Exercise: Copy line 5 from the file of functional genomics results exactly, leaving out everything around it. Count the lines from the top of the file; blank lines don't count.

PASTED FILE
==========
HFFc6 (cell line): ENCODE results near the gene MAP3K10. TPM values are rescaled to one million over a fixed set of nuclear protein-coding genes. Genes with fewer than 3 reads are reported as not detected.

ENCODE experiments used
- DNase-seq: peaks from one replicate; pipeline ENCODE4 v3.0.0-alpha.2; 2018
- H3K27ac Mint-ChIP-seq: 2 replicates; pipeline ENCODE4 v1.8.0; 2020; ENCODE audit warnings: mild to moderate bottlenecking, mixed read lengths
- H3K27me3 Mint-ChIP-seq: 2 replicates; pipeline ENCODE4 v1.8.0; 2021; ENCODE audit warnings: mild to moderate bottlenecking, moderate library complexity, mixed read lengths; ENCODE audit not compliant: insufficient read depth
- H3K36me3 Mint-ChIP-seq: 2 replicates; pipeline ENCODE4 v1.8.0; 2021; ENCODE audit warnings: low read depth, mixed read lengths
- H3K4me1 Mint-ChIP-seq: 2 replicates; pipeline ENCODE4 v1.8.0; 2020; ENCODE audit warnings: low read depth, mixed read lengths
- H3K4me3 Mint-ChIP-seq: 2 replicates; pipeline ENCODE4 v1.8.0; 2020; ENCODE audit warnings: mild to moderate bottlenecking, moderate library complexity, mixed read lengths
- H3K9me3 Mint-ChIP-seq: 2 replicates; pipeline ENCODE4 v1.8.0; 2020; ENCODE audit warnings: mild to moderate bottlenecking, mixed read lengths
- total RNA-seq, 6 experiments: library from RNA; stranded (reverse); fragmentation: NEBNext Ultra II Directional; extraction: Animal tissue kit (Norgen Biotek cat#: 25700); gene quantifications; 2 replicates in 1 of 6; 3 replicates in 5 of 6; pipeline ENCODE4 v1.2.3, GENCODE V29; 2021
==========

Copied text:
- H3K27me3 Mint-ChIP-seq: 2 replicates; pipeline ENCODE4 v1.8.0; 2021; ENCODE audit warnings: mild to moderate bottlenecking, moderate library complexity, mixed read lengths; ENCODE audit not compliant: insufficient read depth